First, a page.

(Patheos) Ben Witherington–Johnny Can’t Read…. or Write!

There was an excellent article in the NY times recently on the decline of the humanities on campuses all over the U.S. Indeed the article suggests it has reached crisis proportions. And partly it is because of the de-emphasis on teaching basic grammar, syntax, and even vocabulary to the young in elementary and junior high schools. When’s the last time you ran into a ‘humanities high school’ as opposed to a math and science high school? And we are paying a huge price in cultural ignorance and abysmal writing as a result. Here’s the article from the NY Times.

I personally have watched this decline over the last 40 years, even at the highest levels of the humanities. I’ve had countless masters level students who couldn’t write a decent essay. I’ve even had doctoral students that I had to send back to the writing center. They often ask me, how can I improve my writing other than getting help at the writing center? I tell them to read great literature. A certain kind of literary osmosis happens when you read great literature— Shakespeare, Chaucer, Dante, Bunyan, British and American classics ranging from Dickens to Faulkner and beyond. Students arrive at grad school having managed to get little or no education in English literature. It’s a travesty, and especially so in my case, since I teach the Bible, which is— wait for it, one of the great literary classics in human history, and it, along with the Christian movement itself, shaped European and American literature including its classics. Nobody who has read Bunyan, or for that matter The Scarlet Letter, could possibly not know this….

Read it all.

Posted in America/U.S.A., Education, Language

Prayers for the Anglican Diocese of South Carolina This Day

Posted in * Anglican - Episcopal, * South Carolina, Education, Parish Ministry, Spirituality/Prayer, Young Adults

(Richard Ostling) Can U.S. students pray in school?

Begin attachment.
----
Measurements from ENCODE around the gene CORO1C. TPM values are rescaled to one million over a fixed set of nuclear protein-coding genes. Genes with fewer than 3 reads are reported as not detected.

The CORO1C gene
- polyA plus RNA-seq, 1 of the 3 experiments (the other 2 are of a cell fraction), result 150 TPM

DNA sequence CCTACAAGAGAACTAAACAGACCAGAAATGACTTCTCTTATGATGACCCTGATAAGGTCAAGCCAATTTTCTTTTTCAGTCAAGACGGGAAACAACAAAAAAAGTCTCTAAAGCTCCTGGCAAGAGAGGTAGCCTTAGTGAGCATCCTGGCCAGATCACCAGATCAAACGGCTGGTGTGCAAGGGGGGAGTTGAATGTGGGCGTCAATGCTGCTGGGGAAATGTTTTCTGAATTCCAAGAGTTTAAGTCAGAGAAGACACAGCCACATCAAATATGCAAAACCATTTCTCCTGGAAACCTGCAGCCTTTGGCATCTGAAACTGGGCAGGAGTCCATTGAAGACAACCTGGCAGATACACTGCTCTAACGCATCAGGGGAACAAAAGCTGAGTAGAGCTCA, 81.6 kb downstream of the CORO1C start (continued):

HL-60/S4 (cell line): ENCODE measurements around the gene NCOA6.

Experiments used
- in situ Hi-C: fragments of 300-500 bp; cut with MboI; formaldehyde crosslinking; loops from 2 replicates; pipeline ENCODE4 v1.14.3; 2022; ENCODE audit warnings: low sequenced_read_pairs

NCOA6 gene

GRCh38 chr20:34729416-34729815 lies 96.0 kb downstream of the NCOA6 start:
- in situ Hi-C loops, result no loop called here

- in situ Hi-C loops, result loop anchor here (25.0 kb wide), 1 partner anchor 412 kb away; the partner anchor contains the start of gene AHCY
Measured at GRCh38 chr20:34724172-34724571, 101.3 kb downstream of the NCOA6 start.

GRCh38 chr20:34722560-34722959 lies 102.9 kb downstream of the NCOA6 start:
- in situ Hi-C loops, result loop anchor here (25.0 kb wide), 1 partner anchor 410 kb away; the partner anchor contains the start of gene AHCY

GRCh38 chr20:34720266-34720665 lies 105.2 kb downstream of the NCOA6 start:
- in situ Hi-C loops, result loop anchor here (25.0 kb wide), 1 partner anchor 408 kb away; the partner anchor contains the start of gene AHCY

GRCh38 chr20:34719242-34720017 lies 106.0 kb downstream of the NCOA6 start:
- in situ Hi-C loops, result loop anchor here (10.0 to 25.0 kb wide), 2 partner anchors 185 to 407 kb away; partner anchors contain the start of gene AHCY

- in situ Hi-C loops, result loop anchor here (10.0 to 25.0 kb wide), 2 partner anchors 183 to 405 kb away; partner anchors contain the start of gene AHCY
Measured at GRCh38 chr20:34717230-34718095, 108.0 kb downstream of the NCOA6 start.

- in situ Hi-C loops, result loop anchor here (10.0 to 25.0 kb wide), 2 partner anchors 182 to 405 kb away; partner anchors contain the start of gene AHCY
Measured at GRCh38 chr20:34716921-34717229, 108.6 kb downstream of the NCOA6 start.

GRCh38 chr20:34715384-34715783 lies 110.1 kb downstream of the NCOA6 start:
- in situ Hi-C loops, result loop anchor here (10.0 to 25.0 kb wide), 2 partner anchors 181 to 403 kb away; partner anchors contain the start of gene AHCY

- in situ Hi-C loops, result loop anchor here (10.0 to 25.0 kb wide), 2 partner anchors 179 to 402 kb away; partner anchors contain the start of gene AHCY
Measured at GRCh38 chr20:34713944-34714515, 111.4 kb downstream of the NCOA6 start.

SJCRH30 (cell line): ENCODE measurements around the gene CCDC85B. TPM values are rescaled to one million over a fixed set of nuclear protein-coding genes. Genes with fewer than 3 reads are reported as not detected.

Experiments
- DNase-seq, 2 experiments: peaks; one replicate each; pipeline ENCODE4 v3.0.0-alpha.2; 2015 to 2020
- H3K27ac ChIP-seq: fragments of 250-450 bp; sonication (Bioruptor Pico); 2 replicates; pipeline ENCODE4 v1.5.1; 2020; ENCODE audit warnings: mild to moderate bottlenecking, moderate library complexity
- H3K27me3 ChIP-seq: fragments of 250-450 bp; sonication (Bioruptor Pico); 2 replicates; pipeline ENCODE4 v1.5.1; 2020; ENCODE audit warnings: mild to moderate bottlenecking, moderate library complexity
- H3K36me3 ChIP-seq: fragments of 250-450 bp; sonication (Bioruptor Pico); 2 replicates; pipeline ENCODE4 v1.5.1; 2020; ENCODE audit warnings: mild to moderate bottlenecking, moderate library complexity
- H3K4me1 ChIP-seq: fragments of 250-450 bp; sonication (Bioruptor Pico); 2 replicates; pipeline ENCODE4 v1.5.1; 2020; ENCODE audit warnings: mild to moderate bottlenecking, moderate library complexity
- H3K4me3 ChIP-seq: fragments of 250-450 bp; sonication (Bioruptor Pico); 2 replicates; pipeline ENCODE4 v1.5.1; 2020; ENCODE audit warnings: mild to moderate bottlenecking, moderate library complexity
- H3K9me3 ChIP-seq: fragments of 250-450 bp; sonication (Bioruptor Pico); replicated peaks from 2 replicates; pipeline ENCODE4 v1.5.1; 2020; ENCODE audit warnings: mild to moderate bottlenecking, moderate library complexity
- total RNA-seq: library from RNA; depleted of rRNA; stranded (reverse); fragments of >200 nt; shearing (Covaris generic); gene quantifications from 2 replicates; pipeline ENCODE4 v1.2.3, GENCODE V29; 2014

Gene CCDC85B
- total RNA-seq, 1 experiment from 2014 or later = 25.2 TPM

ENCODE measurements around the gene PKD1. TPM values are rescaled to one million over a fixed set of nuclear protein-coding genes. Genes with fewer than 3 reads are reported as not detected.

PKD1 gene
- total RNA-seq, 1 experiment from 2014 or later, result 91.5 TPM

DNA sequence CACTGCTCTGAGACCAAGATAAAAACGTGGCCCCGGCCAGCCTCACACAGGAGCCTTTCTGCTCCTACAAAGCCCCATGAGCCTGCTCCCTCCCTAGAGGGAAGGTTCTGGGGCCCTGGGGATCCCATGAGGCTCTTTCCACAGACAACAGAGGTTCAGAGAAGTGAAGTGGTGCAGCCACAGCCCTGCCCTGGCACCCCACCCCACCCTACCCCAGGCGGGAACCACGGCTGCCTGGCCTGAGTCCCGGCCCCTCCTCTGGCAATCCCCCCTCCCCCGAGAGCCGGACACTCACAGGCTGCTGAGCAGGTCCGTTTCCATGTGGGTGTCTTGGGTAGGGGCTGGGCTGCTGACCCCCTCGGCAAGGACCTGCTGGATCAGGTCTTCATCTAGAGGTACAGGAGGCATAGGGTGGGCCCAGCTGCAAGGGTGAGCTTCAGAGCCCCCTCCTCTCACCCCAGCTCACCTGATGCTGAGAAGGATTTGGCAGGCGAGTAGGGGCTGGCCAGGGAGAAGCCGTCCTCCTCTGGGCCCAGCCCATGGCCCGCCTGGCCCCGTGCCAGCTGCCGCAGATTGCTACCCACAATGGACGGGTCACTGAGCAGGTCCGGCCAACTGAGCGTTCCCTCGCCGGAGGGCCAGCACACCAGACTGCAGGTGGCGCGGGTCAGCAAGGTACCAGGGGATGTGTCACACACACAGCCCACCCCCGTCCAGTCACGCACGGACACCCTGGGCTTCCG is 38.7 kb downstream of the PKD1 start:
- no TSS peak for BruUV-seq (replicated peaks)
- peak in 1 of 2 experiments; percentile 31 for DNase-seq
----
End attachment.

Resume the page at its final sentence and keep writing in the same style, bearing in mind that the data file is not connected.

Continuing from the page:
THE QUESTION:

Can students pray in U.S. public schools?

THE RELIGION GUY’S ANSWER:

The Trump Administration’s education and justice departments, after work with government attorneys, issued policy guidance to public schools January 16 on this emotional-laden and oft-misunderstood issue. The answer is well settled in American law and agreed upon by a very wide range of religious and public education organizations.

Yes, depending.

Yes, if a student initiates prayer and does not disrupt classes. Students also enjoy other religious rights on an equal basis with non-religious activities, as surveyed below. But the answer is no if public school systems, administrators or teachers authorize prayers in an official capacity. Federal court edicts say that violates the Constitution’s ban on government “establishment of religion.” (Private schools, of course, can do whatever they want about religion.)

Read it all.

Posted in America/U.S.A., Children, Education, Law & Legal Issues, Religion & Culture, Spirituality/Prayer

(CC) Why Andover Newton requires seminarians to take a course from the Yale School of Management

Bill Goettler, associate dean at YDS, says that a quarter of YDS students indicate an interest in taking courses at the SOM, though only a small fraction of that number follow through. By making it a requirement, Andover Newton is nudging people toward a kind of learning that, on some level, they realize they need.

Perhaps most interesting is the way new theological questions can arise in business classes. Washington shared an example of how this happened in the course Strategic Management of Nonprofit Organizations. “I had to answer questions like whether or not nonprofits were supposed to work to no longer be needed, which led me to ask myself this same question as it relates to denominations and churches.”

As long as the world still needs churches, it needs a learned clergy, and the clergy need whatever education is called for by the times. Today congregations are calling out for multidimensional leaders, and business education is rounding out an increasingly important dimension of pastoral ministry.

Read it all.

Posted in * Economics, Politics, Anthropology, Corporations/Corporate Life, Ecclesiology, Economy, Education, Ethics / Moral Theology, Parish Ministry, Pastoral Theology, Seminary / Theological Education, Theology

(Guardian) ‘Schools are killing curiosity’: why we need to stop telling children to shut up and learn

Young children sit cross-legged on the mat as their teacher prepares to teach them about the weather, equipped with pictures of clouds. Outside the classroom, lightning forks across a dark sky and thunder rumbles. Curious children call out and point, but the teacher draws their attention back – that is not how the lesson target says they are going to learn about the weather.

It could be a scene in almost any school. Children, full of questions about things that interest them, are learning not to ask them at school. Against a background of tests and targets, unscripted queries go mainly unanswered and learning opportunities are lost.